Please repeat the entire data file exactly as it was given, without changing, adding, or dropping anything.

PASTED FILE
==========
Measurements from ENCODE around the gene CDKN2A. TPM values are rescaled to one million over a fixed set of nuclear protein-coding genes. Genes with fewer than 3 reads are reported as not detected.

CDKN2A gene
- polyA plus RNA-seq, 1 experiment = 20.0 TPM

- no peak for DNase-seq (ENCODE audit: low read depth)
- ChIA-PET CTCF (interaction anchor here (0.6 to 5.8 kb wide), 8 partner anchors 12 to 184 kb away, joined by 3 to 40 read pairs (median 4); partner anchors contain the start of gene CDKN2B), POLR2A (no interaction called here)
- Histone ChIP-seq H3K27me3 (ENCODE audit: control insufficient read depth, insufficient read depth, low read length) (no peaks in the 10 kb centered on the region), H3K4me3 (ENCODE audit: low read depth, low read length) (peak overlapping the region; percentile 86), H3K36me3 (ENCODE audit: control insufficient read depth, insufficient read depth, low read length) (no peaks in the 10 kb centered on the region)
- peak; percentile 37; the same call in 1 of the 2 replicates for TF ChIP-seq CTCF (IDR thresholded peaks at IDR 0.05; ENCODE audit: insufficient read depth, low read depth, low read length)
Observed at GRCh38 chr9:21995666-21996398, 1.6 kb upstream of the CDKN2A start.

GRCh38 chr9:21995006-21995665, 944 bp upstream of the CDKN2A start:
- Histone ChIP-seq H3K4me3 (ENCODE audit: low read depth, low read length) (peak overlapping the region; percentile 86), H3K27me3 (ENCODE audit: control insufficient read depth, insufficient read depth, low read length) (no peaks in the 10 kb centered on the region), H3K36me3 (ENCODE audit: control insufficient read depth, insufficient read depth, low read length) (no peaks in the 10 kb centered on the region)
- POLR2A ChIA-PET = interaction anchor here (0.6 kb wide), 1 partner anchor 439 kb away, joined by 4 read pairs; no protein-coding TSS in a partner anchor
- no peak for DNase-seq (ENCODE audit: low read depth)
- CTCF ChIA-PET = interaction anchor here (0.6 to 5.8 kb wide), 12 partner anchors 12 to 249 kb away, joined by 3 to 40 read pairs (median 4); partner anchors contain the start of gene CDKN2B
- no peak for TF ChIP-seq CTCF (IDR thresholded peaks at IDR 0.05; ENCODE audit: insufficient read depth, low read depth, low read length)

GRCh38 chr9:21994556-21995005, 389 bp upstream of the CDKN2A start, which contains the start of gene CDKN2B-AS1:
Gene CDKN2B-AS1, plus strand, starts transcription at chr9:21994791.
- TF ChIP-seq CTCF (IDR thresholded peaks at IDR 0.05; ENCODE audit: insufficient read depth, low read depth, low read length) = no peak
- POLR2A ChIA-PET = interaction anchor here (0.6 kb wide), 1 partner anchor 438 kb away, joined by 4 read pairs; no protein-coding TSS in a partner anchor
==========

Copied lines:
Measurements from ENCODE around the gene CDKN2A. TPM values are rescaled to one million over a fixed set of nuclear protein-coding genes. Genes with fewer than 3 reads are reported as not detected.

CDKN2A gene
- polyA plus RNA-seq, 1 experiment = 20.0 TPM

- no peak for DNase-seq (ENCODE audit: low read depth)
- ChIA-PET CTCF (interaction anchor here (0.6 to 5.8 kb wide), 8 partner anchors 12 to 184 kb away, joined by 3 to 40 read pairs (median 4); partner anchors contain the start of gene CDKN2B), POLR2A (no interaction called here)
- Histone ChIP-seq H3K27me3 (ENCODE audit: control insufficient read depth, insufficient read depth, low read length) (no peaks in the 10 kb centered on the region), H3K4me3 (ENCODE audit: low read depth, low read length) (peak overlapping the region; percentile 86), H3K36me3 (ENCODE audit: control insufficient read depth, insufficient read depth, low read length) (no peaks in the 10 kb centered on the region)
- peak; percentile 37; the same call in 1 of the 2 replicates for TF ChIP-seq CTCF (IDR thresholded peaks at IDR 0.05; ENCODE audit: insufficient read depth, low read depth, low read length)
Observed at GRCh38 chr9:21995666-21996398, 1.6 kb upstream of the CDKN2A start.

GRCh38 chr9:21995006-21995665, 944 bp upstream of the CDKN2A start:
- Histone ChIP-seq H3K4me3 (ENCODE audit: low read depth, low read length) (peak overlapping the region; percentile 86), H3K27me3 (ENCODE audit: control insufficient read depth, insufficient read depth, low read length) (no peaks in the 10 kb centered on the region), H3K36me3 (ENCODE audit: control insufficient read depth, insufficient read depth, low read length) (no peaks in the 10 kb centered on the region)
- POLR2A ChIA-PET = interaction anchor here (0.6 kb wide), 1 partner anchor 439 kb away, joined by 4 read pairs; no protein-coding TSS in a partner anchor
- no peak for DNase-seq (ENCODE audit: low read depth)
- CTCF ChIA-PET = interaction anchor here (0.6 to 5.8 kb wide), 12 partner anchors 12 to 249 kb away, joined by 3 to 40 read pairs (median 4); partner anchors contain the start of gene CDKN2B
- no peak for TF ChIP-seq CTCF (IDR thresholded peaks at IDR 0.05; ENCODE audit: insufficient read depth, low read depth, low read length)

GRCh38 chr9:21994556-21995005, 389 bp upstream of the CDKN2A start, which contains the start of gene CDKN2B-AS1:
Gene CDKN2B-AS1, plus strand, starts transcription at chr9:21994791.
- TF ChIP-seq CTCF (IDR thresholded peaks at IDR 0.05; ENCODE audit: insufficient read depth, low read depth, low read length) = no peak
- POLR2A ChIA-PET = interaction anchor here (0.6 kb wide), 1 partner anchor 438 kb away, joined by 4 read pairs; no protein-coding TSS in a partner anchor